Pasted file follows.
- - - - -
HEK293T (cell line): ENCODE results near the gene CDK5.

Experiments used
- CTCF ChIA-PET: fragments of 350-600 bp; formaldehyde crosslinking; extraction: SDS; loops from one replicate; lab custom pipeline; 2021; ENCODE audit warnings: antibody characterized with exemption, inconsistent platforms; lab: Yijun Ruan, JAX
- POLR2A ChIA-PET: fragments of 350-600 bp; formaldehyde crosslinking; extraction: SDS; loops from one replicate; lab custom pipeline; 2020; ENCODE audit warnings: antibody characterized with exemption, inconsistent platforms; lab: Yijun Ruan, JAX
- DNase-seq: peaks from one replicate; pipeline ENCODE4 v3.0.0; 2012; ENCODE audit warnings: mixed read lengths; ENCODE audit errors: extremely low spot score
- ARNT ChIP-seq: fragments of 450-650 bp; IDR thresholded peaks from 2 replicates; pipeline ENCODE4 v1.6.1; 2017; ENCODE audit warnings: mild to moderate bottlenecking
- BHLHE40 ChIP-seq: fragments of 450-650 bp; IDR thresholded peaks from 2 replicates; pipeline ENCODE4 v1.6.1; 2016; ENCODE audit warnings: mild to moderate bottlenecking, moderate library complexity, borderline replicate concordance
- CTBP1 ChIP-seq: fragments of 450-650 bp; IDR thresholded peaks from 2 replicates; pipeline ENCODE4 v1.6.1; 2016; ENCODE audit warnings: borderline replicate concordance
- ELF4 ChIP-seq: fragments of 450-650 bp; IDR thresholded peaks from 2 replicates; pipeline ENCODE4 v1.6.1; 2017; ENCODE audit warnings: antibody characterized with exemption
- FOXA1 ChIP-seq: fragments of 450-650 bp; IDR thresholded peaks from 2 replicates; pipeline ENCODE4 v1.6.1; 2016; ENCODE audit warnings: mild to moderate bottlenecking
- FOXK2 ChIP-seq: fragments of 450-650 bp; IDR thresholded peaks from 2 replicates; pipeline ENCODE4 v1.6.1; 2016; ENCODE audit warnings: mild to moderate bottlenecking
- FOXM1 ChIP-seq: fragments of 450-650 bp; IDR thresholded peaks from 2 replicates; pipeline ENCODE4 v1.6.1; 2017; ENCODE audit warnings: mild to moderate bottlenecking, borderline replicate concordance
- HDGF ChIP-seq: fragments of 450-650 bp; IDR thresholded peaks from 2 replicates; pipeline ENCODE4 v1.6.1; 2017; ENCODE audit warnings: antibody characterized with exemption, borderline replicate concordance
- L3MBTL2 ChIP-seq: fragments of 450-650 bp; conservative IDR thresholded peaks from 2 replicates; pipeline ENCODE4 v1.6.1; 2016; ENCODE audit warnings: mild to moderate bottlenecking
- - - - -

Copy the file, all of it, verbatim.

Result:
HEK293T (cell line): ENCODE results near the gene CDK5.

Experiments used
- CTCF ChIA-PET: fragments of 350-600 bp; formaldehyde crosslinking; extraction: SDS; loops from one replicate; lab custom pipeline; 2021; ENCODE audit warnings: antibody characterized with exemption, inconsistent platforms; lab: Yijun Ruan, JAX
- POLR2A ChIA-PET: fragments of 350-600 bp; formaldehyde crosslinking; extraction: SDS; loops from one replicate; lab custom pipeline; 2020; ENCODE audit warnings: antibody characterized with exemption, inconsistent platforms; lab: Yijun Ruan, JAX
- DNase-seq: peaks from one replicate; pipeline ENCODE4 v3.0.0; 2012; ENCODE audit warnings: mixed read lengths; ENCODE audit errors: extremely low spot score
- ARNT ChIP-seq: fragments of 450-650 bp; IDR thresholded peaks from 2 replicates; pipeline ENCODE4 v1.6.1; 2017; ENCODE audit warnings: mild to moderate bottlenecking
- BHLHE40 ChIP-seq: fragments of 450-650 bp; IDR thresholded peaks from 2 replicates; pipeline ENCODE4 v1.6.1; 2016; ENCODE audit warnings: mild to moderate bottlenecking, moderate library complexity, borderline replicate concordance
- CTBP1 ChIP-seq: fragments of 450-650 bp; IDR thresholded peaks from 2 replicates; pipeline ENCODE4 v1.6.1; 2016; ENCODE audit warnings: borderline replicate concordance
- ELF4 ChIP-seq: fragments of 450-650 bp; IDR thresholded peaks from 2 replicates; pipeline ENCODE4 v1.6.1; 2017; ENCODE audit warnings: antibody characterized with exemption
- FOXA1 ChIP-seq: fragments of 450-650 bp; IDR thresholded peaks from 2 replicates; pipeline ENCODE4 v1.6.1; 2016; ENCODE audit warnings: mild to moderate bottlenecking
- FOXK2 ChIP-seq: fragments of 450-650 bp; IDR thresholded peaks from 2 replicates; pipeline ENCODE4 v1.6.1; 2016; ENCODE audit warnings: mild to moderate bottlenecking
- FOXM1 ChIP-seq: fragments of 450-650 bp; IDR thresholded peaks from 2 replicates; pipeline ENCODE4 v1.6.1; 2017; ENCODE audit warnings: mild to moderate bottlenecking, borderline replicate concordance
- HDGF ChIP-seq: fragments of 450-650 bp; IDR thresholded peaks from 2 replicates; pipeline ENCODE4 v1.6.1; 2017; ENCODE audit warnings: antibody characterized with exemption, borderline replicate concordance
- L3MBTL2 ChIP-seq: fragments of 450-650 bp; conservative IDR thresholded peaks from 2 replicates; pipeline ENCODE4 v1.6.1; 2016; ENCODE audit warnings: mild to moderate bottlenecking